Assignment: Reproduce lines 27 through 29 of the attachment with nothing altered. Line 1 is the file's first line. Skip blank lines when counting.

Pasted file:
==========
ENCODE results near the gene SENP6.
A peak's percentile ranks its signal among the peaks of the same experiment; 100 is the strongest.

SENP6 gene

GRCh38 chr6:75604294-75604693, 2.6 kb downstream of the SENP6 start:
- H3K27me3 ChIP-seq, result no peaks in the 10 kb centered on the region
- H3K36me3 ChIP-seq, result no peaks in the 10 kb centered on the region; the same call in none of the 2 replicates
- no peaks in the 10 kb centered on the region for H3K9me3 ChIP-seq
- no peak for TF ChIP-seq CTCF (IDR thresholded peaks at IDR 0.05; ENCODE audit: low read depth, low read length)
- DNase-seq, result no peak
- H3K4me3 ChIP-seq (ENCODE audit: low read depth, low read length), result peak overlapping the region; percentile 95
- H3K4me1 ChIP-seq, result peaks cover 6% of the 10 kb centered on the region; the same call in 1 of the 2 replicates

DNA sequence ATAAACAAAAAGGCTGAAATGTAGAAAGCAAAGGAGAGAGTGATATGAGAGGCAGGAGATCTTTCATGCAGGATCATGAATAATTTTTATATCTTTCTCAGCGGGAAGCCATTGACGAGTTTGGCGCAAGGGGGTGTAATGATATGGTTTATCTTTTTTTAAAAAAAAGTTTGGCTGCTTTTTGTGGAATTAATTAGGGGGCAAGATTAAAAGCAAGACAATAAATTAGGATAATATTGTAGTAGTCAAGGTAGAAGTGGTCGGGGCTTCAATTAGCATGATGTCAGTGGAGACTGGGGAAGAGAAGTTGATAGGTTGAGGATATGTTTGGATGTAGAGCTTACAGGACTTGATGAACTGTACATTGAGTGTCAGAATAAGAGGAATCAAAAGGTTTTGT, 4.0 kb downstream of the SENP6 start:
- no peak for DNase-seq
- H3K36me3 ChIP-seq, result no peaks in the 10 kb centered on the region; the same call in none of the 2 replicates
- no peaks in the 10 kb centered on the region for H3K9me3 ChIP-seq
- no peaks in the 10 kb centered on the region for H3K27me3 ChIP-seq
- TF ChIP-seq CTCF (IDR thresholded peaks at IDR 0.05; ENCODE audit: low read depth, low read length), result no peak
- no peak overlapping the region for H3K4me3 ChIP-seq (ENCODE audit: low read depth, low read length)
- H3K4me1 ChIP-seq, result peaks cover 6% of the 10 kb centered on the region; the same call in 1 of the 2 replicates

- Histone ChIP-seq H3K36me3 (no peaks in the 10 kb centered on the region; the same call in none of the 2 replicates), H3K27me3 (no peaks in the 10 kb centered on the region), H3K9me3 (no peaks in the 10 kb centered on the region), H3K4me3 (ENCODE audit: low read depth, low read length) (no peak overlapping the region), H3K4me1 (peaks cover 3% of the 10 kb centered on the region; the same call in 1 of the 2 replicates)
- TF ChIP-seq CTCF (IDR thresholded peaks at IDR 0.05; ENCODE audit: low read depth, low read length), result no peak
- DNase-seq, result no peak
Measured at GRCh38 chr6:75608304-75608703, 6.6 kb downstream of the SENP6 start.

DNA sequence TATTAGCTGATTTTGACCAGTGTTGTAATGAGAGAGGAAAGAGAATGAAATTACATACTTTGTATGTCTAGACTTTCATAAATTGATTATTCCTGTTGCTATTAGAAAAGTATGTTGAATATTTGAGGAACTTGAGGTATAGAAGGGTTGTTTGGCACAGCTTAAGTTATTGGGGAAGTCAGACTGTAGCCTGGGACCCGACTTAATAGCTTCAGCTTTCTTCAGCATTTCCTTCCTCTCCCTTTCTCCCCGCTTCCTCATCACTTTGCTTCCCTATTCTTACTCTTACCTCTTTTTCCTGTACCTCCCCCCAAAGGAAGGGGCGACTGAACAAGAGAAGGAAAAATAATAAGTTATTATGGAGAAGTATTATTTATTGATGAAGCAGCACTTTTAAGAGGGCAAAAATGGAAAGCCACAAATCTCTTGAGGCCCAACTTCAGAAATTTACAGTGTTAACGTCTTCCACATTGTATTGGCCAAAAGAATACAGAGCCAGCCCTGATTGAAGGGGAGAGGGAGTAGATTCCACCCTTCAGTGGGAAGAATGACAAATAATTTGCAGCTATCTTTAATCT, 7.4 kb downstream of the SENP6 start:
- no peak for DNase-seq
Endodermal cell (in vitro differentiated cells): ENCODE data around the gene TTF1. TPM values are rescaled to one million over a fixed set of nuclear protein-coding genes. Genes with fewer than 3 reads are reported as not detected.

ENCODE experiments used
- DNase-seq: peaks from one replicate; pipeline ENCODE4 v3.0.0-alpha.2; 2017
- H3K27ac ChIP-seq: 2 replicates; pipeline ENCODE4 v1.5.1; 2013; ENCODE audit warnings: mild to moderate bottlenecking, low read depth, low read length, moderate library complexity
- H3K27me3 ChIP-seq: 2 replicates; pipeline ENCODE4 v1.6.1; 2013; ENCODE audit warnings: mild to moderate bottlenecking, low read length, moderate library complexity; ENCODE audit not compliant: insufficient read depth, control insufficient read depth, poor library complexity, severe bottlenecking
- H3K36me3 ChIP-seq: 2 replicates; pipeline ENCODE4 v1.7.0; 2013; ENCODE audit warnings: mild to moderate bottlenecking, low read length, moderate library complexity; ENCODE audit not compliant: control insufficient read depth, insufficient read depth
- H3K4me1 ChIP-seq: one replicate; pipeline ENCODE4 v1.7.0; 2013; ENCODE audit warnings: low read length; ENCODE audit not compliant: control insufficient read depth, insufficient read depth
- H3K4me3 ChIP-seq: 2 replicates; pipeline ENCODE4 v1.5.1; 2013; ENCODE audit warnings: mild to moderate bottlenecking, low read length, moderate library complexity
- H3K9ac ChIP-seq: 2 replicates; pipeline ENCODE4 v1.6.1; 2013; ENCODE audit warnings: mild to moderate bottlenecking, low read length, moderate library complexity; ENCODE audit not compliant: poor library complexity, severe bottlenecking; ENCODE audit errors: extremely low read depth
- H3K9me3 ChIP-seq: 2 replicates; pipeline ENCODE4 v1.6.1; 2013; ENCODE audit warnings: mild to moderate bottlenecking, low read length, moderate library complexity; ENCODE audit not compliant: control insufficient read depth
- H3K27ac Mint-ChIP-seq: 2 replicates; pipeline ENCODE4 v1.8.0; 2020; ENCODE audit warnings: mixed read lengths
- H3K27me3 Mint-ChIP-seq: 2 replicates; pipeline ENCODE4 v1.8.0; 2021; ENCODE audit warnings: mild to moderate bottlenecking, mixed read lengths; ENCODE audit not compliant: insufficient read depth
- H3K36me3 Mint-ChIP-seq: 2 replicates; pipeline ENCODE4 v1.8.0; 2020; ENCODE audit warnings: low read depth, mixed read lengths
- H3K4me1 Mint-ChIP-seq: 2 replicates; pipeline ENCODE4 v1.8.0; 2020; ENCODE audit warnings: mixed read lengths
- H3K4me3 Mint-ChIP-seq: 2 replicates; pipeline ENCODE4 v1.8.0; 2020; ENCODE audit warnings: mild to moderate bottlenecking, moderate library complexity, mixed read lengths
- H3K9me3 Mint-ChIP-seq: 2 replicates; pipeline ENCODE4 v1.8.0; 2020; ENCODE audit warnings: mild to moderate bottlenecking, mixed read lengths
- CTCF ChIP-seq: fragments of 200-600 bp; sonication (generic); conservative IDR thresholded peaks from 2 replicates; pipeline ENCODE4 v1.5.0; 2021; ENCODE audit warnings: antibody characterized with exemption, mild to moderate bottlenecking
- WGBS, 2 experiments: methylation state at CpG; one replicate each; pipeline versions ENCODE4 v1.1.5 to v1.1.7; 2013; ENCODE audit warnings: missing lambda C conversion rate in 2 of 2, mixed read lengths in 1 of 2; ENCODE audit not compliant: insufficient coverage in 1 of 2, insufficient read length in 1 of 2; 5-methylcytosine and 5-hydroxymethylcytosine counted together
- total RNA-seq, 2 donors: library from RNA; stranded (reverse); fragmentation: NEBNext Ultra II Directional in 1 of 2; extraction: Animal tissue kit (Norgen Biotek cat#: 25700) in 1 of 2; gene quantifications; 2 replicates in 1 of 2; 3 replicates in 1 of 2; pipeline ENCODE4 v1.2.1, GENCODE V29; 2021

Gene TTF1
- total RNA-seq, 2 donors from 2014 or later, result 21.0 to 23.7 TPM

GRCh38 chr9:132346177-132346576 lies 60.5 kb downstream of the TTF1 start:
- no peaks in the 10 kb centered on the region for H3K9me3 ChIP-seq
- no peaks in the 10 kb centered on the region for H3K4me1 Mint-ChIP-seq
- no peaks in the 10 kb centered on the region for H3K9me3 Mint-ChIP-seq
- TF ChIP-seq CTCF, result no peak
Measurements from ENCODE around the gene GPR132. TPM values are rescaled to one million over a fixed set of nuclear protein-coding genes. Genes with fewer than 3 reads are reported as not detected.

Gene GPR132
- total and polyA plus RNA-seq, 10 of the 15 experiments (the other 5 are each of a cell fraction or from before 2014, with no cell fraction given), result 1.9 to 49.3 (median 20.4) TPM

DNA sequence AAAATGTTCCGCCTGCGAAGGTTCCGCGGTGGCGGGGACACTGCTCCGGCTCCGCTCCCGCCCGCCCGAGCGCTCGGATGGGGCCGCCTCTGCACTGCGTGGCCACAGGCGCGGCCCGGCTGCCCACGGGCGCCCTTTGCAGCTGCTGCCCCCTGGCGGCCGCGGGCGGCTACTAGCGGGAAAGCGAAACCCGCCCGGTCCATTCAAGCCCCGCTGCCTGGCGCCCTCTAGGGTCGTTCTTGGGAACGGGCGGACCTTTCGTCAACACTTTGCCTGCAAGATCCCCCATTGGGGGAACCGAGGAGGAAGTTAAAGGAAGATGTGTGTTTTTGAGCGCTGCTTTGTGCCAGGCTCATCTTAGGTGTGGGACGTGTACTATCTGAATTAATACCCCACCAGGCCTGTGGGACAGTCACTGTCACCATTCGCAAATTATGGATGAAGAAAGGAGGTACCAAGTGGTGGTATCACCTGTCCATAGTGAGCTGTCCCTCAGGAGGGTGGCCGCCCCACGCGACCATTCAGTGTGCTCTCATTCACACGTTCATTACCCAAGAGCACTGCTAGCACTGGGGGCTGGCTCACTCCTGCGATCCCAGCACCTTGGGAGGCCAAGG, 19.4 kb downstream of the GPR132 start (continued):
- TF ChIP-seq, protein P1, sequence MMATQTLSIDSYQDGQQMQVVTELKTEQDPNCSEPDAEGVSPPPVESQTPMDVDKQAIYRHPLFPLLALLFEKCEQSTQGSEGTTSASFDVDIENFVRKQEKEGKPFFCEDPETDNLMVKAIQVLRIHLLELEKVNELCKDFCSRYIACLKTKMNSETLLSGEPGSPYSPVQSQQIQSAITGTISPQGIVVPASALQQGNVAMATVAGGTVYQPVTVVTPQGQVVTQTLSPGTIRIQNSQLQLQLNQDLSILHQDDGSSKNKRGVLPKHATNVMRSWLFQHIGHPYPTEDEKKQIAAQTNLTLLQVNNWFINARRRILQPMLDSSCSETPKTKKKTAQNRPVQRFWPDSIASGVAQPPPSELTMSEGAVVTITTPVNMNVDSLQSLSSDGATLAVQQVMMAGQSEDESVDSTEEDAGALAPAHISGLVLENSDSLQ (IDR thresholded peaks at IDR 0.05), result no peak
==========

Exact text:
ENCODE experiments used
- DNase-seq: peaks from one replicate; pipeline ENCODE4 v3.0.0-alpha.2; 2017
- H3K27ac ChIP-seq: 2 replicates; pipeline ENCODE4 v1.5.1; 2013; ENCODE audit warnings: mild to moderate bottlenecking, low read depth, low read length, moderate library complexity